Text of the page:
An indictment says two mosque leaders were trying to aid an impending assassination attempt on Pakistan's ambassador to the United Nations by exchanging money they thought was being used to purchase a shoulder-fired missile.

The 19-count indictment, unsealed Monday, charges Yassin Muhiddin Aref (search), 34 and Mohammed Mosharref Hossain (search), 49, with conspiring to launder money and promote terrorism. It did not provide details about allegations the men are tied to an extremist group linked to Al Qaeda.

Aref's lawyer, Terry Kindlon, said the entire case is based on government fabrication. "The facts of this case exist in the imagination of the government," he said.

There was no actual plot; it turned out that Aref and Hossain were dealing with an FBI informant.

The men were to learn Tuesday at a detention hearing whether they will remain jailed. Kindlon said his client should be freed on bail because he has no prior criminal history and does not pose a flight risk because his wife and three children live in Albany.

The indictment chronicles exchanges of money that authorities allege was for the fictitious sale of a disabled missile launcher. It claims that during a meeting February 12, the men believed the attack would take place the following week.

Both men have been jailed since last Thursday when federal agents conducted pre-dawn raids at their homes and the Masjid As-Salam storefront mosque in Albany.

Aref is the imam of the mosque and Hossain is one of its founders. Both Albany men are charged with money laundering and attempting to conceal material support for a terror organization.

Aref, a native of Kurdistan, and Hossain, who is from Bangladesh, face up to 70 years in prison if convicted.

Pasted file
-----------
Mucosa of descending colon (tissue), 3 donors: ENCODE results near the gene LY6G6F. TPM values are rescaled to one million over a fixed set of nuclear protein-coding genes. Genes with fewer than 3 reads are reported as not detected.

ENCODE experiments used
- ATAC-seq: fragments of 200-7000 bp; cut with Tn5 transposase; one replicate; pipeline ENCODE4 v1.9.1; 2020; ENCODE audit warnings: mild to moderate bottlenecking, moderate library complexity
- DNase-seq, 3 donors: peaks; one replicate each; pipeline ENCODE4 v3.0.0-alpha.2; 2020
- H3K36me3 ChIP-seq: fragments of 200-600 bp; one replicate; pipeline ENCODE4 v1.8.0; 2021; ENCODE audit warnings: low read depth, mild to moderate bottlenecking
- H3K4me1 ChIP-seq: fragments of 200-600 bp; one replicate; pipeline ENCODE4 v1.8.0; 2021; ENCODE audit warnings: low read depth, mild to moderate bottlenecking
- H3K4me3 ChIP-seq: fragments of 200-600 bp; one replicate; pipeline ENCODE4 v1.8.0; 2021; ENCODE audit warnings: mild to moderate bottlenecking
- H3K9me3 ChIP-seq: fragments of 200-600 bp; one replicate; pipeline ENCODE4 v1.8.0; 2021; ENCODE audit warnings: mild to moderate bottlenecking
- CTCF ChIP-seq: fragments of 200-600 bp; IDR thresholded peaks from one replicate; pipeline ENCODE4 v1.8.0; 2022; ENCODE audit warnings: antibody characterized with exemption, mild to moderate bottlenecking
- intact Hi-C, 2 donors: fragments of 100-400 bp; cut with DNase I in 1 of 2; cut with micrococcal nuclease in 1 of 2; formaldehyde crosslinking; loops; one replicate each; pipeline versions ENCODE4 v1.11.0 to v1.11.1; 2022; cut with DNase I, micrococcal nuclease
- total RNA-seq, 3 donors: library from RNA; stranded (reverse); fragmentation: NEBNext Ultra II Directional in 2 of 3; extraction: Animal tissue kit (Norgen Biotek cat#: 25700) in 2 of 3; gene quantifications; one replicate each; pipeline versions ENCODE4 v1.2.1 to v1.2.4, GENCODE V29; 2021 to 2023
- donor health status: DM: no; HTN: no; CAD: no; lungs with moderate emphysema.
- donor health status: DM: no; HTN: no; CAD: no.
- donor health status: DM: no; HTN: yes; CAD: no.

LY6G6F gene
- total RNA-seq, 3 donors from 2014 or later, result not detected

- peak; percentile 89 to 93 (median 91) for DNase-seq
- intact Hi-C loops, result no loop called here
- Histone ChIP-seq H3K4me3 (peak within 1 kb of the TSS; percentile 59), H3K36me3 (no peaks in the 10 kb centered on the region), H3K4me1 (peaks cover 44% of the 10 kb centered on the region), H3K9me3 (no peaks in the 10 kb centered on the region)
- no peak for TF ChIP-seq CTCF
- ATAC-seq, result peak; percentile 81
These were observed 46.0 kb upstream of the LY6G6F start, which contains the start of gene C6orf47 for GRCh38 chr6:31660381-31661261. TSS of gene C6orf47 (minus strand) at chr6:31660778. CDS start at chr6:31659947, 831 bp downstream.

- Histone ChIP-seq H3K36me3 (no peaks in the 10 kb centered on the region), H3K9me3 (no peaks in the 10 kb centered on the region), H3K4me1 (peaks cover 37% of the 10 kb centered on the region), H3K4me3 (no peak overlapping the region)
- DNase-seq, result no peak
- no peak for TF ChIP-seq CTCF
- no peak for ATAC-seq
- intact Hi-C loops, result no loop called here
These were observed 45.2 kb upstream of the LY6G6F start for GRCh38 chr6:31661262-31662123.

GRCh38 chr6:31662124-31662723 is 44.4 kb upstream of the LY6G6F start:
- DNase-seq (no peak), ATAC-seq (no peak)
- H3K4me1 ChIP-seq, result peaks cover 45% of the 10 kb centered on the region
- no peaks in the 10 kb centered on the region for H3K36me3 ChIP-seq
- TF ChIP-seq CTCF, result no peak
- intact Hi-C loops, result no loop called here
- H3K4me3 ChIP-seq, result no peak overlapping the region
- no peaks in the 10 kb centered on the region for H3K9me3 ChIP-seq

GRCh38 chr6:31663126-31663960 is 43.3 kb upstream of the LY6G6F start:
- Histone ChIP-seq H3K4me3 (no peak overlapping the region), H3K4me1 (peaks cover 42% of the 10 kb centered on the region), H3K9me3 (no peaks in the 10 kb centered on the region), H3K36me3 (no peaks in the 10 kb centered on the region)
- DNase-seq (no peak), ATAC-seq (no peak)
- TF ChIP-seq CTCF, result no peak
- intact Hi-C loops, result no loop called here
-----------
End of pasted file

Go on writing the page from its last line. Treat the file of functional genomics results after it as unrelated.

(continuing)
Last week, law enforcement officials speaking on condition of anonymity said U.S. soldiers discovered documents at an Ansar al-Islam camp in northern Iraq last summer that referred to Aref as "the commander" and included his address and telephone number in Albany.

U.S. officials have said that Ansar al-Islam members are thought to be linked to Abu Musab al-Zarqawi, the Jordanian militant whose network is blamed for attacks on U.S. forces and their allies in Iraq.

Ansar al-Islam members have trained in Afghanistan and provided safe haven to Al Qaeda members fleeing after the U.S. invasion there. Last March, the State Department declared the group a foreign terrorist organization.

The indictment does not mention Ansar al-Islam.

Aref and Hossain had been on the FBI's radar screen since last summer when Hossain approached an FBI informant about getting a fraudulent New York driver's license, according to an FBI affidavit.

In subsequent meetings, the informant led the men to believe they were taking part in the purchase of an RPG-7 grenade launcher for the assassination of Pakistan's ambassador to the United Nations.

Authorities said the men were paid $50,000 to purchase a missile and disguise the source of the money.